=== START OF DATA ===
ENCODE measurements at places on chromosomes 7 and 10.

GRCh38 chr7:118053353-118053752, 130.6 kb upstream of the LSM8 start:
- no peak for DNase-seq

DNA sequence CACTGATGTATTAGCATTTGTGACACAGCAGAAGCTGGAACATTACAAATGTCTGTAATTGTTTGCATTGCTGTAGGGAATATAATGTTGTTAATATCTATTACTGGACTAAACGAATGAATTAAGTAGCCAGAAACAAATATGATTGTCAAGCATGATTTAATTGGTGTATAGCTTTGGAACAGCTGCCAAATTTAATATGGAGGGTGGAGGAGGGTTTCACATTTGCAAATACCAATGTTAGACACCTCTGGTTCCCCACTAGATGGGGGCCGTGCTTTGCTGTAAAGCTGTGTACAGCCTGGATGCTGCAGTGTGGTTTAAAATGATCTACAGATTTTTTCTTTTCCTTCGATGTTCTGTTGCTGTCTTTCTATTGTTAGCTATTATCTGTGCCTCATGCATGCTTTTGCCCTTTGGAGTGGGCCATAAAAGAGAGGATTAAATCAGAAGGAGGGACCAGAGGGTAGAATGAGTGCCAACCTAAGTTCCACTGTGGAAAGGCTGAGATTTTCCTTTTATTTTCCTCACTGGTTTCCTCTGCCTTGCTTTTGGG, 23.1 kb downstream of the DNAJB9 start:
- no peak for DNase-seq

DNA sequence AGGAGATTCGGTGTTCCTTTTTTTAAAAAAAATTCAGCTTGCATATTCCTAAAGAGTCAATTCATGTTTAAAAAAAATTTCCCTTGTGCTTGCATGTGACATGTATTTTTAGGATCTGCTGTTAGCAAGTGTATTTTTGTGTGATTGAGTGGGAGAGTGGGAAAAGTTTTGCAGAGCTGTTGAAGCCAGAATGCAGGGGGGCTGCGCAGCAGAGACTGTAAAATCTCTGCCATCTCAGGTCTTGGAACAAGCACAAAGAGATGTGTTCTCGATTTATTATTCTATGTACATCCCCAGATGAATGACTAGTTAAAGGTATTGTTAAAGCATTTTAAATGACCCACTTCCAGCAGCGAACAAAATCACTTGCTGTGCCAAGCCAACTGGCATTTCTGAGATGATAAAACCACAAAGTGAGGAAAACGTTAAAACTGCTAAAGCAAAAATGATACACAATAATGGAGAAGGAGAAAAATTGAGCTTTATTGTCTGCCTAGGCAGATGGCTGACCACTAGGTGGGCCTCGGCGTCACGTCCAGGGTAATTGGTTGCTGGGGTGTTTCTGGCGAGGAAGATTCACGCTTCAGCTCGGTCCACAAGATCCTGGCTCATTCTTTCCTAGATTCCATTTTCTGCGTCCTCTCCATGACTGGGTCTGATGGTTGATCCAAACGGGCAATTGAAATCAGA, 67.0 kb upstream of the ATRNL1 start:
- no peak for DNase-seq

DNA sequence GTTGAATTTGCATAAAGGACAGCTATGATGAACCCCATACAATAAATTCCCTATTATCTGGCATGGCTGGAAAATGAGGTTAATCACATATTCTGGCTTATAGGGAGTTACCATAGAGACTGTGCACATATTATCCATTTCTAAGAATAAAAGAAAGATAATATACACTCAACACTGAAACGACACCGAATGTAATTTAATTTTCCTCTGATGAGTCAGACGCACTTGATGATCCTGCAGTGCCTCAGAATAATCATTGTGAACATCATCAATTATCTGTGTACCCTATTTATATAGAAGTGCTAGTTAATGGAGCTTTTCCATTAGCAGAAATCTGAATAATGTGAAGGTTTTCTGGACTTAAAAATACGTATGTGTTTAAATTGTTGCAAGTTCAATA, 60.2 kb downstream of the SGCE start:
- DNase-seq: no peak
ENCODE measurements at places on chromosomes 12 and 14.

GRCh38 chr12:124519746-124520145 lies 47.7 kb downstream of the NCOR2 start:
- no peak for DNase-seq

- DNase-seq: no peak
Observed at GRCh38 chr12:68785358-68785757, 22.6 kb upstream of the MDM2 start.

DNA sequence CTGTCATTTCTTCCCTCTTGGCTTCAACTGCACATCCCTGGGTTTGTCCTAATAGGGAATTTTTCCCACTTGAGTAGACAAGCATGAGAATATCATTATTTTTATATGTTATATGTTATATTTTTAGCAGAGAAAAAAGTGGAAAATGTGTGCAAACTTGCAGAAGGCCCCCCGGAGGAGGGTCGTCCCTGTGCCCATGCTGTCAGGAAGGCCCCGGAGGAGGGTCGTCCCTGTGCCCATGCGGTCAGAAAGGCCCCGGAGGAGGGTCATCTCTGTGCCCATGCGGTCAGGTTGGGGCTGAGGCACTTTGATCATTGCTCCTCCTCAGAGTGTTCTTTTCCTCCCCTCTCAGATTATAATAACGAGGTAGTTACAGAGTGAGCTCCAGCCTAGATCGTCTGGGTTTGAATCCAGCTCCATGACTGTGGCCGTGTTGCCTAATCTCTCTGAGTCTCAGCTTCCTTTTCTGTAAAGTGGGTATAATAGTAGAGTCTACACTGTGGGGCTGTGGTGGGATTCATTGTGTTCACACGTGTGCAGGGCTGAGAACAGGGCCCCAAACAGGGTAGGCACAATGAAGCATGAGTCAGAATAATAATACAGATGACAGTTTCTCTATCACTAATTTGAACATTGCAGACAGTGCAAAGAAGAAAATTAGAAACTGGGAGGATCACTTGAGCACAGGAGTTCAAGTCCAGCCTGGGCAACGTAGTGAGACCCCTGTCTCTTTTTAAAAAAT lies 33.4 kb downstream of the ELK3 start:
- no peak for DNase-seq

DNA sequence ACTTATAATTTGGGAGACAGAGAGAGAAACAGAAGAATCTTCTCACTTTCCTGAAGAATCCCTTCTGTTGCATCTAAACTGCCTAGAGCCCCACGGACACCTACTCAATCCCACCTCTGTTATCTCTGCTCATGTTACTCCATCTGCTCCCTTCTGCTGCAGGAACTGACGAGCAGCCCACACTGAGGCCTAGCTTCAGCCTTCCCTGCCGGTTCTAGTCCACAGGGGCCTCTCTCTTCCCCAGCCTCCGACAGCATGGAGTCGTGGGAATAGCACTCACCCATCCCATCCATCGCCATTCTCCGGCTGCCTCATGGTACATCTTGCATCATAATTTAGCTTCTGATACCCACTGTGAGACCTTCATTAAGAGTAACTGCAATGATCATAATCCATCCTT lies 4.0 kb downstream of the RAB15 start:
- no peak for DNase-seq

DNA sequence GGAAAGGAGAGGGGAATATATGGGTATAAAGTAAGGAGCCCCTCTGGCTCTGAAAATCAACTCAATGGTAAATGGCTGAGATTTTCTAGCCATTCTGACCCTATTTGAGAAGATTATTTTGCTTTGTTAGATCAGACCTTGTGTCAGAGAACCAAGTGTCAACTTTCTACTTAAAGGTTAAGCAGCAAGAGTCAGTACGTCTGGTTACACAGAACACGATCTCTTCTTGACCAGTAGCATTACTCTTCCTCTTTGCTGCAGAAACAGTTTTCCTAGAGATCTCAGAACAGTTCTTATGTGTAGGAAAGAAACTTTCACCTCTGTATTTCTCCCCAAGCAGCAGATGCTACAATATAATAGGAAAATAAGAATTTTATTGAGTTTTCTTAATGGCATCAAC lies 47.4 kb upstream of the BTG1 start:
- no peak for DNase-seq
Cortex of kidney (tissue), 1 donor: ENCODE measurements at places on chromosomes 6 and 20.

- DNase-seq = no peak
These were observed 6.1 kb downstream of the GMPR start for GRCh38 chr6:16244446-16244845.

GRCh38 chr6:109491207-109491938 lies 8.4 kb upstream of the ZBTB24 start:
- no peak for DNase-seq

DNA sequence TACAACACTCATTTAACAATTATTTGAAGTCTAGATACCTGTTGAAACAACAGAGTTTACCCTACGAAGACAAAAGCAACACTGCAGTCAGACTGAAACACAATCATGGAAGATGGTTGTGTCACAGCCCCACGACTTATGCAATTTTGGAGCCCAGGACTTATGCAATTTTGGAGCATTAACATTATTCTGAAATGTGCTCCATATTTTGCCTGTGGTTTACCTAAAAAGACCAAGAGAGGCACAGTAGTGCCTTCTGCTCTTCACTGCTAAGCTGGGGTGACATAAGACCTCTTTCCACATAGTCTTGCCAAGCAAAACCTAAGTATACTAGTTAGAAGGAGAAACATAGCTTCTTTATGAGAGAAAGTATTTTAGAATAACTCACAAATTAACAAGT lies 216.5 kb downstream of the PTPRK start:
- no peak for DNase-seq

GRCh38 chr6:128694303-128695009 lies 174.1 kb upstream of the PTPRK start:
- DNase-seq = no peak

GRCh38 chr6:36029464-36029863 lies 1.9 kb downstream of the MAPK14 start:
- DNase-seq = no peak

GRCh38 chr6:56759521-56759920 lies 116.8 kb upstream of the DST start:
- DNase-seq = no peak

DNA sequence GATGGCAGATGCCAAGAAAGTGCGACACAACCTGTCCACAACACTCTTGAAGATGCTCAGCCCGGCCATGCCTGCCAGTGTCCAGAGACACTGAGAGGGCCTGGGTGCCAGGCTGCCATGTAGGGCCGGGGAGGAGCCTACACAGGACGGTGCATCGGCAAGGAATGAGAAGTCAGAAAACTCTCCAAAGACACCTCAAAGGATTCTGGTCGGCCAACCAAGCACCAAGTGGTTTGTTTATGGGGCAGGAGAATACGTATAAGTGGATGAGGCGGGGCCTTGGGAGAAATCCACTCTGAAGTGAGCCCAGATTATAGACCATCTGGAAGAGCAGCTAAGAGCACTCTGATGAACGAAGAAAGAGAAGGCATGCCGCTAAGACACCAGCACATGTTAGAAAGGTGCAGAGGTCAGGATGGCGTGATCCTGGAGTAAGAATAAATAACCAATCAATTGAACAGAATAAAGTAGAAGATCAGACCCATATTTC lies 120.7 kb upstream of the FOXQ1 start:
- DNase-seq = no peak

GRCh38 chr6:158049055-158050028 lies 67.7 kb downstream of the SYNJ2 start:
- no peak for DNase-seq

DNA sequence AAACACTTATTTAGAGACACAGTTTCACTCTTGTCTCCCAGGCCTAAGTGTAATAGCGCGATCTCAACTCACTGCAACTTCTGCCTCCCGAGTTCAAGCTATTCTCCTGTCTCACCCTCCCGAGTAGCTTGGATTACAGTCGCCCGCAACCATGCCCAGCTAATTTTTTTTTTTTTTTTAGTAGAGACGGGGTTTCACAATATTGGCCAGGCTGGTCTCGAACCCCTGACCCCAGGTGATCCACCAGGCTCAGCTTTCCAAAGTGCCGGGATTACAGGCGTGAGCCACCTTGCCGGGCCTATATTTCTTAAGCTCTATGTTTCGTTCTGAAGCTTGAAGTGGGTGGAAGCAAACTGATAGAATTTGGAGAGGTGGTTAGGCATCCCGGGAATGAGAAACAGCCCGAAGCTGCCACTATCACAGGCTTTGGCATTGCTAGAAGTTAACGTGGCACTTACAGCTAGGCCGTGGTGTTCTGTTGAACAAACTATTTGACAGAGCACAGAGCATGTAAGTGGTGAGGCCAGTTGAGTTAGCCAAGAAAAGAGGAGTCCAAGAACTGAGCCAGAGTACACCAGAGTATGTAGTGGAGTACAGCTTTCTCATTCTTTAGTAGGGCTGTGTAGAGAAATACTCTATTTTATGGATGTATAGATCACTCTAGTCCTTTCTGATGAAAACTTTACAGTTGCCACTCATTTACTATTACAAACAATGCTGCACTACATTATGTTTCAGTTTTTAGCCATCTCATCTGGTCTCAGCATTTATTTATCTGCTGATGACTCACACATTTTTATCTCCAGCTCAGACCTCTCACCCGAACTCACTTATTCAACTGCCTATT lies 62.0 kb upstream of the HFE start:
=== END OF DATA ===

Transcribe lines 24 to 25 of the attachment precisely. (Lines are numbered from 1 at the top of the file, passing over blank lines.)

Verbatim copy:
GRCh38 chr6:109491207-109491938 lies 8.4 kb upstream of the ZBTB24 start:
- no peak for DNase-seq